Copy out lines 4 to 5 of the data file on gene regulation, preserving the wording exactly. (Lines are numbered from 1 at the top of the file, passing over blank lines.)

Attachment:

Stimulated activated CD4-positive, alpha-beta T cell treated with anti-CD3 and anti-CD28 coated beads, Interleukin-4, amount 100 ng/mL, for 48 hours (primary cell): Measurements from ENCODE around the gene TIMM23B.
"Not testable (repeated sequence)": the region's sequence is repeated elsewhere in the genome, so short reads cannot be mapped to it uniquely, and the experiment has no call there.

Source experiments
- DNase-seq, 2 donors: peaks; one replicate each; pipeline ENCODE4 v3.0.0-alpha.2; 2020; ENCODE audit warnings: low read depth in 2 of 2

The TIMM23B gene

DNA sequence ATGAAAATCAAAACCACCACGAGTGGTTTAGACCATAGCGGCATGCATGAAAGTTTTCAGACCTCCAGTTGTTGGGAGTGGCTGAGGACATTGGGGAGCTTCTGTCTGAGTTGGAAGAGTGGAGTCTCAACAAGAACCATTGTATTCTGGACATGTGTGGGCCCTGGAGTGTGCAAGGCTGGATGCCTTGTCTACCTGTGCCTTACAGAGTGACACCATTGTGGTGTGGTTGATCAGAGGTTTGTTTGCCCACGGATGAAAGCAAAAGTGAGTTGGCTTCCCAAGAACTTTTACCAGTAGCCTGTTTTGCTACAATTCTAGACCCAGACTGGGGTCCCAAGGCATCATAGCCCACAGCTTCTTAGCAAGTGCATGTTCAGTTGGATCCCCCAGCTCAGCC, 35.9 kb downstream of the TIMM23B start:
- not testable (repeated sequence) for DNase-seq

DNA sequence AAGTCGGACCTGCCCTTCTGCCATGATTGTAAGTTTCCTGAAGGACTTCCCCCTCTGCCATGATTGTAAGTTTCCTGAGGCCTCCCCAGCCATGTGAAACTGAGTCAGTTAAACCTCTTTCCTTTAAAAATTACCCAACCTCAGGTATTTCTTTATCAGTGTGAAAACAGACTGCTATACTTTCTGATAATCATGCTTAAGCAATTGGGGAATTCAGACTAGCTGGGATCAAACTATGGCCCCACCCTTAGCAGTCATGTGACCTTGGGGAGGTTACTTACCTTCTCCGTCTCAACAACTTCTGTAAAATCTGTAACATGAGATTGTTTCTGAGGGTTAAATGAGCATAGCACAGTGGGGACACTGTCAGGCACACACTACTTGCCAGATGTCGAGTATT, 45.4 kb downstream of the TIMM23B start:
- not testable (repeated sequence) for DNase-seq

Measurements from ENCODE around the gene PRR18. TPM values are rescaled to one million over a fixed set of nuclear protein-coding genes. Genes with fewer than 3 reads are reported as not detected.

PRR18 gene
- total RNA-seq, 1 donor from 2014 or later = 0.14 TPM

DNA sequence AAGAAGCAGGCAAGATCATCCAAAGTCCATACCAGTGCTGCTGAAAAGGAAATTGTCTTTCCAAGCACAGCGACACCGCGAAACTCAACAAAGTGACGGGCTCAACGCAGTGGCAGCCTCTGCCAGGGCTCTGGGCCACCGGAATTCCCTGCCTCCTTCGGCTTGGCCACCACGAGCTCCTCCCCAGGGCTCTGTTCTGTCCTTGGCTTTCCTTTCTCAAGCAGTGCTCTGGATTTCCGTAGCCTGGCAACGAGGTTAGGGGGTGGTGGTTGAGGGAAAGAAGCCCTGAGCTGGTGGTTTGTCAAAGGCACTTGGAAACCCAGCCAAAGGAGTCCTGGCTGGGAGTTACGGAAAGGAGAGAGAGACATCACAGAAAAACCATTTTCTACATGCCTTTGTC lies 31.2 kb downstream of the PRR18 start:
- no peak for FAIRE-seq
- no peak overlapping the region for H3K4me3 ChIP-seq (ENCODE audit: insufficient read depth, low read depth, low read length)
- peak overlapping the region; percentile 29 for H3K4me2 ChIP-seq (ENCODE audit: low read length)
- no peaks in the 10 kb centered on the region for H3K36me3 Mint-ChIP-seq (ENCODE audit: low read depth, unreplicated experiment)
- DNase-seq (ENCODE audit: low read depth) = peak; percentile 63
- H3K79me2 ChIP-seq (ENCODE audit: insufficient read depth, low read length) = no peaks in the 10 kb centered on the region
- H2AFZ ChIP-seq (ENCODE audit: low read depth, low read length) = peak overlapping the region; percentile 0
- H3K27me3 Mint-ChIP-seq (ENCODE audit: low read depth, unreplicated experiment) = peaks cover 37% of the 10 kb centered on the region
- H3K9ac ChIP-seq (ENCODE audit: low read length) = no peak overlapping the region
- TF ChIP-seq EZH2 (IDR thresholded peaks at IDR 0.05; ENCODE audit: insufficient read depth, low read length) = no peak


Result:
- DNase-seq, 2 donors: peaks; one replicate each; pipeline ENCODE4 v3.0.0-alpha.2; 2020; ENCODE audit warnings: low read depth in 2 of 2

The TIMM23B gene